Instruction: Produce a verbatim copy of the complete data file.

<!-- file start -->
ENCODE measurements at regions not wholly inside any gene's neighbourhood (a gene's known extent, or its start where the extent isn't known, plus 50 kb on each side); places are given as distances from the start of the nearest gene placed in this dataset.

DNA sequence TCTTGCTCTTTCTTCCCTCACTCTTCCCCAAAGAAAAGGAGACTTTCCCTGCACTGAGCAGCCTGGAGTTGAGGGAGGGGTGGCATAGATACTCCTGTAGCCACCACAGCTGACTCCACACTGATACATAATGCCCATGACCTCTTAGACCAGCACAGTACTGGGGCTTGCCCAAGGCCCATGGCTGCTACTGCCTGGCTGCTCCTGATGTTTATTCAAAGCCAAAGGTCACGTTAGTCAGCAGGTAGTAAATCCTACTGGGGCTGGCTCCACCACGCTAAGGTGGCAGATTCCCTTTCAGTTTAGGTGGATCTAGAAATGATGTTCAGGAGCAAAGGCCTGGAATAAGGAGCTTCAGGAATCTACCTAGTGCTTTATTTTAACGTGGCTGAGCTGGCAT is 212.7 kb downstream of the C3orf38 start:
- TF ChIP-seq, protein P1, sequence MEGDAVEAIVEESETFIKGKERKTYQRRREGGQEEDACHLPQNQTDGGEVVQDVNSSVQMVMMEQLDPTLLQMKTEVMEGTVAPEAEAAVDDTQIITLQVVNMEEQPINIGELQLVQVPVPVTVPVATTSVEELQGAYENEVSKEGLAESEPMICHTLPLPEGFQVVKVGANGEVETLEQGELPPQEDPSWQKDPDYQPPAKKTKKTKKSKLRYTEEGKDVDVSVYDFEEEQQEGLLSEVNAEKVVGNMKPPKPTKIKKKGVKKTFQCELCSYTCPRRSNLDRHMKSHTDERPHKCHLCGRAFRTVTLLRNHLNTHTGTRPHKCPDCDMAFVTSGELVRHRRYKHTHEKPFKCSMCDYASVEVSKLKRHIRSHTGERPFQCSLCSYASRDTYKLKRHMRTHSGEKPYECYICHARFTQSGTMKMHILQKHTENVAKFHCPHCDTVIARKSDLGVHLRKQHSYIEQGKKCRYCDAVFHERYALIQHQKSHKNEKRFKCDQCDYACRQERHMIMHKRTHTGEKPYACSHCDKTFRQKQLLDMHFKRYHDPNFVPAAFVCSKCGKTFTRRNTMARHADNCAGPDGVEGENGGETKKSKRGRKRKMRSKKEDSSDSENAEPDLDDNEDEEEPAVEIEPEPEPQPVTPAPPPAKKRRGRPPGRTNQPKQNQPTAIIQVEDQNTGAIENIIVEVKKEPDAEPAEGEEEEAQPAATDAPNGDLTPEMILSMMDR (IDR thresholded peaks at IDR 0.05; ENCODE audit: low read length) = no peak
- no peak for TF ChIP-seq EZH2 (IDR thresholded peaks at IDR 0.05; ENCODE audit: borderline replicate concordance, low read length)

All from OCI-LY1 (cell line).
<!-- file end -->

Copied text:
ENCODE measurements at regions not wholly inside any gene's neighbourhood (a gene's known extent, or its start where the extent isn't known, plus 50 kb on each side); places are given as distances from the start of the nearest gene placed in this dataset.

DNA sequence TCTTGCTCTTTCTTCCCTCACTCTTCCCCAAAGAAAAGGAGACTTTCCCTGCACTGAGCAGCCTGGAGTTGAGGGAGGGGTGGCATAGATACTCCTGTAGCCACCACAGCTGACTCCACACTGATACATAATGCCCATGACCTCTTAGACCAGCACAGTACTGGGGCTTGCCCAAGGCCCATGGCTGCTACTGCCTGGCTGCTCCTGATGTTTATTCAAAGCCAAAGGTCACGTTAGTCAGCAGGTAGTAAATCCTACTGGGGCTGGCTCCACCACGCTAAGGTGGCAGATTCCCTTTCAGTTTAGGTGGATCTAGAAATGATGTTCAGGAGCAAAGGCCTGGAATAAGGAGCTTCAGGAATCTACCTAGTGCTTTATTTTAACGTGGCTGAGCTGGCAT is 212.7 kb downstream of the C3orf38 start:
- TF ChIP-seq, protein P1, sequence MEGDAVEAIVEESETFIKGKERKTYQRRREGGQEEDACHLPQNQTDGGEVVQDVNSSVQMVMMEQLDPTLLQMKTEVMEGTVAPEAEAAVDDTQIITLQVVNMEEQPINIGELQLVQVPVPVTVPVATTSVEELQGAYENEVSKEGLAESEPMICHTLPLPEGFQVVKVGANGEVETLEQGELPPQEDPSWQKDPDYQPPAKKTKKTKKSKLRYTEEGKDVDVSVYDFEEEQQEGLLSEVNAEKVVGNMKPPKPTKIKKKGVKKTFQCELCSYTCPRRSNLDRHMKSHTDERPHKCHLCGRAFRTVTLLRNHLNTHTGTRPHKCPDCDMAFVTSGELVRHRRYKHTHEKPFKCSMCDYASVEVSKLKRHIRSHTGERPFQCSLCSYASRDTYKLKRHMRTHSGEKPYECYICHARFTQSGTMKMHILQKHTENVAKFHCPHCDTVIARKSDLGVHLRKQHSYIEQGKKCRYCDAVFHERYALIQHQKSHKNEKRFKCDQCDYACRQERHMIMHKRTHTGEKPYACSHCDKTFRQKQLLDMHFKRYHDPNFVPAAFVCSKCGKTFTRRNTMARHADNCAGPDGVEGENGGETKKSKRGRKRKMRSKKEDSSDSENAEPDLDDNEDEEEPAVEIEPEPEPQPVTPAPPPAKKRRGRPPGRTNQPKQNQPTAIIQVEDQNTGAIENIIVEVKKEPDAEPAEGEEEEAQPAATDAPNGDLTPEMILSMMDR (IDR thresholded peaks at IDR 0.05; ENCODE audit: low read length) = no peak
- no peak for TF ChIP-seq EZH2 (IDR thresholded peaks at IDR 0.05; ENCODE audit: borderline replicate concordance, low read length)

All from OCI-LY1 (cell line).